Graduate History students release open letter to Faculty protesting unpaid teaching

Image credit: Johannes Black

Graduate students in History have released an open letter with 157 signatures to the Faculty, asking for an end to unpaid graduate teaching which has allegedly been occurring in the Historical Argument and Practice (HAP) course.

A letter signed by a significant number of graduate students in History cites concerns with the HAP course, which is a compulsory undergraduate course comprising 20% of students’ final grade. The HAP scheme is a particularly valuable teaching experience because institutions outside Oxbridge tend notto  rate one-to-one teaching experience highly, whereas HAP is taught in small seminar groups, which is a skill more valued by employers. The History Faculty has been recruiting a large proportion of the face-to-face seminar teaching for this unit from unpaid graduate students, and proposes to extend this unpaid teaching to lectures in the upcoming academic year. 

The Faculty does not currently pay its graduate students on the basis that it is part of training for their future academic careers. However, the open letter claims that this is unlike any schemes implemented elsewhere within the University, and is not a widely supported model throughout higher education more generally. It also states that its existence is similar to attempts elsewhere in employment to undercut wages and conditions.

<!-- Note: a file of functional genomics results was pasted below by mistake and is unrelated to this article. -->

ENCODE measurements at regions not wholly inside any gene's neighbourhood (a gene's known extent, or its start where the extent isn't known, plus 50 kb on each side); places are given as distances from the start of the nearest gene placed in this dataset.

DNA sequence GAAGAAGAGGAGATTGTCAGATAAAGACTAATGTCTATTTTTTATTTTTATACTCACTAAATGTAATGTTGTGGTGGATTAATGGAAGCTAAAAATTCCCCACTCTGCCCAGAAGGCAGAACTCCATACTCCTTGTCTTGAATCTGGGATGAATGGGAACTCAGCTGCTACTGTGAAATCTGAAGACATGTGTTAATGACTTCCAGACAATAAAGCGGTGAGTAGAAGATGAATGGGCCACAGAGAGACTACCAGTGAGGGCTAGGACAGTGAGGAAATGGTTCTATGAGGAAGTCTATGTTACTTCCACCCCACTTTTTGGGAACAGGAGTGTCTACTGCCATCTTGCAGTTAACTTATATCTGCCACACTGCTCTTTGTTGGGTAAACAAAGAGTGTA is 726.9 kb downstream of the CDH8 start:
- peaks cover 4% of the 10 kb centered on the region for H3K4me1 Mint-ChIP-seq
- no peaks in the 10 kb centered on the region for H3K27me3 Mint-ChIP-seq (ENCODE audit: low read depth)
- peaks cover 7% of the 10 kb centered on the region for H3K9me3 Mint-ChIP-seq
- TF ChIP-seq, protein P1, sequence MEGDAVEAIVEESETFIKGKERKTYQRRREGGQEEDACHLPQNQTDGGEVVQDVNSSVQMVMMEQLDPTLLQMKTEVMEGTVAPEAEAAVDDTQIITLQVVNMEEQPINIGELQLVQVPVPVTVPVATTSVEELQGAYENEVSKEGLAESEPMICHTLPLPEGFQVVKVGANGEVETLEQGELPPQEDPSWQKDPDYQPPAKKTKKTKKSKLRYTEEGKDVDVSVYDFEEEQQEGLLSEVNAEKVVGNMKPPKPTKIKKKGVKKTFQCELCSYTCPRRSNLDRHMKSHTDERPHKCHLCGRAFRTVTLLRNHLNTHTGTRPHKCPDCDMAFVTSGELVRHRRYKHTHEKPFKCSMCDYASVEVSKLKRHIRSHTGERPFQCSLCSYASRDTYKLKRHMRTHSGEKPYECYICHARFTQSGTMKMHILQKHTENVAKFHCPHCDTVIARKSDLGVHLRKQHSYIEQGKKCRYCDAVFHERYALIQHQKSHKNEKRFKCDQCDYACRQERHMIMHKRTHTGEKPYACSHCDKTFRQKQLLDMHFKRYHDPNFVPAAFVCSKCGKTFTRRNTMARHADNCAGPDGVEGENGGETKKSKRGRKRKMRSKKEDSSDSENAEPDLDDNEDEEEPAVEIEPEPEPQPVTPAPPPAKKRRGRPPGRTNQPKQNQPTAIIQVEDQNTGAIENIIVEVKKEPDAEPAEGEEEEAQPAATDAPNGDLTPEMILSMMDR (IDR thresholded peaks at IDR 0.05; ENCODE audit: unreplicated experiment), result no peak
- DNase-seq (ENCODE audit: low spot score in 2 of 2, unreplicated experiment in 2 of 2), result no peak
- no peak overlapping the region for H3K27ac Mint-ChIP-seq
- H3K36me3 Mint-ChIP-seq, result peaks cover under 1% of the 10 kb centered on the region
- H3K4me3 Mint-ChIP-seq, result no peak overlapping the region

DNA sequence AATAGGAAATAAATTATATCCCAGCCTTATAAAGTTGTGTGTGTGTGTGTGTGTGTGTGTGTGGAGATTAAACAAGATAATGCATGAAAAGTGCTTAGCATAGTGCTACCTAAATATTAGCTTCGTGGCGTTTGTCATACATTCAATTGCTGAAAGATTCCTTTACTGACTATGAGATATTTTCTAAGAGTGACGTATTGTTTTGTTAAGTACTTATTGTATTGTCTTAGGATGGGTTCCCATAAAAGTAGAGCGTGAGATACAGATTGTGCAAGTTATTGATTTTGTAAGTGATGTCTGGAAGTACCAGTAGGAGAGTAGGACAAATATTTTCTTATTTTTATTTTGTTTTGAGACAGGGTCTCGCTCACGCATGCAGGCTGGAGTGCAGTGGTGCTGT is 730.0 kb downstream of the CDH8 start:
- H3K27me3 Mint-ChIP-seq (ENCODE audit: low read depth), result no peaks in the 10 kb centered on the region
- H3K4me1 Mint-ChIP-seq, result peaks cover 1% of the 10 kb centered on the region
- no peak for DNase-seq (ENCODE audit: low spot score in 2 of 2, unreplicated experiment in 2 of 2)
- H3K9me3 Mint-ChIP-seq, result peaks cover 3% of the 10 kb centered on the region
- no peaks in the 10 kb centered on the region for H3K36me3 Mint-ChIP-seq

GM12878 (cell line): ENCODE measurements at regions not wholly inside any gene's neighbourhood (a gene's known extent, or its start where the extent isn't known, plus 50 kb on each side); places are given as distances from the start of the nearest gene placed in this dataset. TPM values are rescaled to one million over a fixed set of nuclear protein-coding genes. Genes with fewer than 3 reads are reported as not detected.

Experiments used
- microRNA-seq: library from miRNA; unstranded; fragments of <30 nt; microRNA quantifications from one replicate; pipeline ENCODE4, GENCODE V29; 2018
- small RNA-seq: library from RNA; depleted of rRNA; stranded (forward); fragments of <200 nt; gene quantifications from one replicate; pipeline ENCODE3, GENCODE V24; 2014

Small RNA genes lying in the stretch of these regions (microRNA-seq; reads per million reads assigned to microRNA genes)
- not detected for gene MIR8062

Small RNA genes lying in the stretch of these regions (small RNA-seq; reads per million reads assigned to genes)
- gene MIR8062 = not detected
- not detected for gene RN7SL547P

The writers estimated that the costs of providing all graduate students a salary for their work on the HAP course would be £3,500 total per year. This assessment is based on other graduate wages within the University.

TCS received comment from a PhD History student, who points out that "Cambridge in general lacks systematic opportunities for graduate teaching, in the humanities, and anyone doing a PhD with the ultimate goal of pursuing an academic career knows that without teaching experience you simply won't be hired in most teaching posts... Schemes like HAP are really precious and important, and we wouldn't want to see them go. At the same time, though, we don't want to normalise the fact that what we do is not worthy of payment, just because we are desperate enough to do it even for free".

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